Things almost got out of hand. In fact, they did get out of hand. Yet once again, we came barreling back.
We still lost though.
Much of this season will be spent articulating the subtle differences between last year’s uptempo collapses and the developments currently unfolding before us. Yet for all the excitement surrounding our fair ball club, for all the strides we’ve seemingly taken, that first quarter against Chicago was the unfriendliest reminder of our lot in life.
You see, no matter the personnel, there is still some truth to be squeezed from that old cliche: With solid fundamentals, proper teamwork and an unyielding effort, any team can compete in this league. However in order to actually win, a team needs someone that defies the rules. Someone a step faster, a foot taller, a leap higher, capable of seizing control. Someone who simply can’t be stopped.
Enter Derrick Rose.
He skips through the narrowest of gaps before a defense even recognizes them. Even when expertly defended, he’s liable to score anyway. There isn’t anyone he can’t jump over and no three men he can’t weave himself around. Plainly put, Rose is an unprecedented package of size, speed and skill, complete with a competitive streak that would make even Chicago’s most celebrated sociopath nod in admiration.
So much like His Airness, Rose sensed the weakness of a woefully overmatched defense and promptly attacked. What was previously snarked on the twitters warrants repeating: Derrick Rose on Luke Ridnour is nothing short of a hate crime. Rose began by calmly pulling up from twenty feet for an easy bucket. Then he dashed past Luke for a layup. Off the ball, he nimbly slipped past Luke again, leaving himself wide open for a dunk. When Luke forced him into help defenders, Rose, well…rose above them all and finished with his left hand from an angle that defies explanation. Finally, when left alone on the perimeter, presumably due to both fear and defiance, Derrick sunk two three pointers. His first and only miss of the quarter would come with six seconds remaining. By then he’d amassed 14 points, 2 assists and a 16 point lead for his mates.
There wasn’t much we could do about it. Or was there?
We’re an incomplete team. This remains the common denominator in practically every missed opportunity and every valiant, yet insufficient comeback. Though they’ve improved, it hasn’t taken long to diagnose the litany of problems stifling our pups development: lack of a dependable wing or post scorer, constant mismatches and a corrosive carelessness with the ball. We undoubtedly need more, but we also need to use what we have more effectively.
Enter Ricky Rubio.
He began in the second quarter with a calculated drive and kick to an open Anthony Randolph from sixteen feet. Minutes later, Rubio drove the lane again, drawing Carlos Boozer and Joakim Noah on a trap, only to freeze them both with a hesitation dribble and slip a pass between them to Randolph for a dunk. He casually flipped a pass to Kevin Love, who drained a contested three pointer. He strolled up court-now with the defense’s full attention-and did it again. Once the passing lanes were filled and the defense pounced, he niftily slid around a pick from Randolph and sunk an unexpected floating jumper. Then he came back up court, sized up Derrick Rose and fed a trailing Love for another three.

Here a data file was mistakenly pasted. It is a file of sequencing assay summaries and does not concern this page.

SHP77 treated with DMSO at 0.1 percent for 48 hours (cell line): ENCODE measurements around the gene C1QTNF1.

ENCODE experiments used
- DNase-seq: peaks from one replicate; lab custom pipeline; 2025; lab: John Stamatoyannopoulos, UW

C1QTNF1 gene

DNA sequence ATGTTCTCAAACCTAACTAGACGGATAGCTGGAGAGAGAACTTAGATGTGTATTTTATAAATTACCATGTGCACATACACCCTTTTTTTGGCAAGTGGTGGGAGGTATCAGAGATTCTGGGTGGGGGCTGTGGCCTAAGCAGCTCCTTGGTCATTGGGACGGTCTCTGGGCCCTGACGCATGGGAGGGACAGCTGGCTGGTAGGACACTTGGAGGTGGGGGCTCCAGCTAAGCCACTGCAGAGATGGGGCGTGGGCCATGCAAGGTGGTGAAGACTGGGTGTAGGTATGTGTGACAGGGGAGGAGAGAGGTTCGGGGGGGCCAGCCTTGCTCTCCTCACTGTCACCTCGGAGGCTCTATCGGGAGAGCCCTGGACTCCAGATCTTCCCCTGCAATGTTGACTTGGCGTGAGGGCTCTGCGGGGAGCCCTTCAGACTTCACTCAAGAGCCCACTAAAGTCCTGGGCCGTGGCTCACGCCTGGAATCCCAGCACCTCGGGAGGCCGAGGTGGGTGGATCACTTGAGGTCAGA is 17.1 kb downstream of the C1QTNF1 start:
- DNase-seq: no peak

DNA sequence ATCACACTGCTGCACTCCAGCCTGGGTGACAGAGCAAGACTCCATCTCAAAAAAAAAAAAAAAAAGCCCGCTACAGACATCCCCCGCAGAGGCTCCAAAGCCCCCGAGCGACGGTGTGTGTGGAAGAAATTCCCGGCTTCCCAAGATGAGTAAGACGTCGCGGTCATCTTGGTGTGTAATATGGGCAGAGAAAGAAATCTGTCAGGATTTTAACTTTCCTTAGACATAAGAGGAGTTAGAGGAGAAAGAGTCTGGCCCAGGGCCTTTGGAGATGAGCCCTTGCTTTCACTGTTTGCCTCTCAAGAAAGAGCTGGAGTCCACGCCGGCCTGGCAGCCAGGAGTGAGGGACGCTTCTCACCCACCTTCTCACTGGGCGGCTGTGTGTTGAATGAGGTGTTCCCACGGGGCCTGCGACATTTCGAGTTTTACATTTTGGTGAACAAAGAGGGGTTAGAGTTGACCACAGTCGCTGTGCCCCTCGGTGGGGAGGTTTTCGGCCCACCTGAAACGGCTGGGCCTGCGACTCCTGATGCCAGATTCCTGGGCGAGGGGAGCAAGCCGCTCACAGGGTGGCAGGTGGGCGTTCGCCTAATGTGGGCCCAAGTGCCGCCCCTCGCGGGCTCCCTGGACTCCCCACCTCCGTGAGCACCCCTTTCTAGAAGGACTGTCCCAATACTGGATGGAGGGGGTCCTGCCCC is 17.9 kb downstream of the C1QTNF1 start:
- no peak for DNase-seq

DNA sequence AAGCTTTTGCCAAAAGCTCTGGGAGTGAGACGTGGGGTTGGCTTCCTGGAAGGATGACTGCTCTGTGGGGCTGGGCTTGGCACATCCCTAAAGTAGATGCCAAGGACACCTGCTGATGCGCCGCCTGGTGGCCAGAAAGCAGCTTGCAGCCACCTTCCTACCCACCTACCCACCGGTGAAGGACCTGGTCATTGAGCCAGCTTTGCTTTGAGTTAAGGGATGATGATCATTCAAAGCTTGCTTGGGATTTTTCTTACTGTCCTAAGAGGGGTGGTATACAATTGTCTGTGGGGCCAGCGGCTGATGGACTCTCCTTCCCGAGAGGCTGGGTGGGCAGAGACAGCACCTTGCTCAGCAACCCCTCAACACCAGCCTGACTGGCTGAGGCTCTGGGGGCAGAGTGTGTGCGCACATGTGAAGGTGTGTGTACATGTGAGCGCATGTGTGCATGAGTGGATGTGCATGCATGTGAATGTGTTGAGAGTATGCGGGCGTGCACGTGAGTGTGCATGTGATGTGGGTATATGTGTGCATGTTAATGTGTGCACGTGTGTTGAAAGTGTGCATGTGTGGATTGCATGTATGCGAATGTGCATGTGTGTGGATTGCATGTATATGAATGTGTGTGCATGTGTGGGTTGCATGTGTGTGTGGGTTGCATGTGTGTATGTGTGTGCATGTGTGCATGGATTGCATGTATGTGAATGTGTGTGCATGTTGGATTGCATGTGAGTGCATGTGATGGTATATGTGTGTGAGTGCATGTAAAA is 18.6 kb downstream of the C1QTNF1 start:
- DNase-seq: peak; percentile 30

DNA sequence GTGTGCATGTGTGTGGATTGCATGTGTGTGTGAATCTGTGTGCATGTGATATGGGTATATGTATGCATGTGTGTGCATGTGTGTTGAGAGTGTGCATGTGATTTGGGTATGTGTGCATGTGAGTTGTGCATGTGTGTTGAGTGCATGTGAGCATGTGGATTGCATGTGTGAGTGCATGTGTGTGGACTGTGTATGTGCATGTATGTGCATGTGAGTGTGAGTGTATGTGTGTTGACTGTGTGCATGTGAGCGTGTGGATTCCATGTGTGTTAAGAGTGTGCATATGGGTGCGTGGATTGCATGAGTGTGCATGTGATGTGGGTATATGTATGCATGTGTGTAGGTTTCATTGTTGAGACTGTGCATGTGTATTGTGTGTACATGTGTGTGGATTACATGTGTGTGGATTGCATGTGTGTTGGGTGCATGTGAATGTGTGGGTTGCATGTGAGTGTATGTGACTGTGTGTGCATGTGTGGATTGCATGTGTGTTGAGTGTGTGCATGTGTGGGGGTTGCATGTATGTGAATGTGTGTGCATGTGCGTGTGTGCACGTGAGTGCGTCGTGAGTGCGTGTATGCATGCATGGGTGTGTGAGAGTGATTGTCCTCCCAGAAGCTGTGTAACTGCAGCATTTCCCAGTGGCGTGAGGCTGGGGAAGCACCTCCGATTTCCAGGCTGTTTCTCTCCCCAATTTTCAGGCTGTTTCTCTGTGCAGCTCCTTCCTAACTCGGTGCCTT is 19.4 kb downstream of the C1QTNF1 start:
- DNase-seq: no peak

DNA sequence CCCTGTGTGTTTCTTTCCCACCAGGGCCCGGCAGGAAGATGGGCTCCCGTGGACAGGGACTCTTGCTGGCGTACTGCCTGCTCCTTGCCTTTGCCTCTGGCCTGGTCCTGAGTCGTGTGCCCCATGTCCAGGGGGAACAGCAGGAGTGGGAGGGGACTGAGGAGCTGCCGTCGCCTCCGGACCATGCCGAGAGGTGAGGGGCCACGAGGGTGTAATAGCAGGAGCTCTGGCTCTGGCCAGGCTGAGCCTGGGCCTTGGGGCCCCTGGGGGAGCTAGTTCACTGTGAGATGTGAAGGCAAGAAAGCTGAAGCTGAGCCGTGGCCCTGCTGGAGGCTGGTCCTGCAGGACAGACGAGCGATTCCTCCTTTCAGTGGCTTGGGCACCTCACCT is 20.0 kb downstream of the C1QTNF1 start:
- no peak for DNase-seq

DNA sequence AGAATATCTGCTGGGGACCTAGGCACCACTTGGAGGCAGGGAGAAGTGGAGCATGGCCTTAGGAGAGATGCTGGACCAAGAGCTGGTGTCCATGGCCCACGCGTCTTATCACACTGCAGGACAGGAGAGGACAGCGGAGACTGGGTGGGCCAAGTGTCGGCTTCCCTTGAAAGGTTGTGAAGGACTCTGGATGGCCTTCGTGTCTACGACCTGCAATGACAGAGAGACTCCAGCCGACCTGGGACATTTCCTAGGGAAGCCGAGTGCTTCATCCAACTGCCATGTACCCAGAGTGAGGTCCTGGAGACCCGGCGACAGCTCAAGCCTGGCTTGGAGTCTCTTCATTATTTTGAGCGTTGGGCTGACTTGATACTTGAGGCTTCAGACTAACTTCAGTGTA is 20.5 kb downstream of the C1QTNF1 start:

The malaise had lifted and a crowd on the brink of explosion demanded more. He didn’t disappoint. Beating Joakim Noah to the spot, Rubio corralled a defensive rebound and raced the center up court. With Noah out of position defensively, Boozer was forced to step up and deny the drive. Yet even with pressure from Rose and approaching help defense from Ronnie Brewer, Rubio was able to raise his dribble overhead and loft a perfect alley oop to Anthony Randolph from the weak side.
Just like that, a 24 point lead was whittled down to eight and 19,000 fans lost their fucking minds. Even the ones in red. For an encore, he snared another rebound with seconds remaining, streaked towards the basket and dropped another pinpoint pass to Randolph for a layup to beat the buzzer.
12 minutes, 2 rebounds and 7 assists. Through it all, the most impressive aspect was his emotion. Opening night did nothing to hide the fact that he was talented. Those continued forays to the basket, even after being rejected and oftentimes outright shoved, proved he was tough. But tonight we saw a snarling competitiveness emerge from behind that floppy haircut and those long eyelashes. He wants to win and will do whatever’s necessary to get there. We saw a leader.
He doesn’t cut as imposing a figure as Rose, yet against this vaunted Chicago defense Ricky Rubio has proven that when one man can turn into five, he can’t be stopped either. He’ll never be an MVP, but he should be in the starting lineup.